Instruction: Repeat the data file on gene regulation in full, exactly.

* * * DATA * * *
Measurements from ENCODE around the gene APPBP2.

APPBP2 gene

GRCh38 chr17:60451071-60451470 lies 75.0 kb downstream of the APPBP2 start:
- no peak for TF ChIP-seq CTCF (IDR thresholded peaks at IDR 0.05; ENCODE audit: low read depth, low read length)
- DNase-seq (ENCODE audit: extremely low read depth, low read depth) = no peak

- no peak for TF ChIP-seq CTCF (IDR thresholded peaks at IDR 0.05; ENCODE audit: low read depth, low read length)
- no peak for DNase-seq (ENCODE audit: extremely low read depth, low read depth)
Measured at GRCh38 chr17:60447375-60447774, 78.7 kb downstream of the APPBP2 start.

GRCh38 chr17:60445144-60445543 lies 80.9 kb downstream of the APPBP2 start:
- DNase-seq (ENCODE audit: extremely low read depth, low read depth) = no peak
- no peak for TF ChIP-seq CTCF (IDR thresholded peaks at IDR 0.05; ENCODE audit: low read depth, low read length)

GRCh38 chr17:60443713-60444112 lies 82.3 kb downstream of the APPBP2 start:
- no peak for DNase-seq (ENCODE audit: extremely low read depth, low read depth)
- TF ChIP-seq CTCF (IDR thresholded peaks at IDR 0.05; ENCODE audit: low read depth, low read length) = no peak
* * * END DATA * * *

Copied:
Measurements from ENCODE around the gene APPBP2.

APPBP2 gene

GRCh38 chr17:60451071-60451470 lies 75.0 kb downstream of the APPBP2 start:
- no peak for TF ChIP-seq CTCF (IDR thresholded peaks at IDR 0.05; ENCODE audit: low read depth, low read length)
- DNase-seq (ENCODE audit: extremely low read depth, low read depth) = no peak

- no peak for TF ChIP-seq CTCF (IDR thresholded peaks at IDR 0.05; ENCODE audit: low read depth, low read length)
- no peak for DNase-seq (ENCODE audit: extremely low read depth, low read depth)
Measured at GRCh38 chr17:60447375-60447774, 78.7 kb downstream of the APPBP2 start.

GRCh38 chr17:60445144-60445543 lies 80.9 kb downstream of the APPBP2 start:
- DNase-seq (ENCODE audit: extremely low read depth, low read depth) = no peak
- no peak for TF ChIP-seq CTCF (IDR thresholded peaks at IDR 0.05; ENCODE audit: low read depth, low read length)

GRCh38 chr17:60443713-60444112 lies 82.3 kb downstream of the APPBP2 start:
- no peak for DNase-seq (ENCODE audit: extremely low read depth, low read depth)
- TF ChIP-seq CTCF (IDR thresholded peaks at IDR 0.05; ENCODE audit: low read depth, low read length) = no peak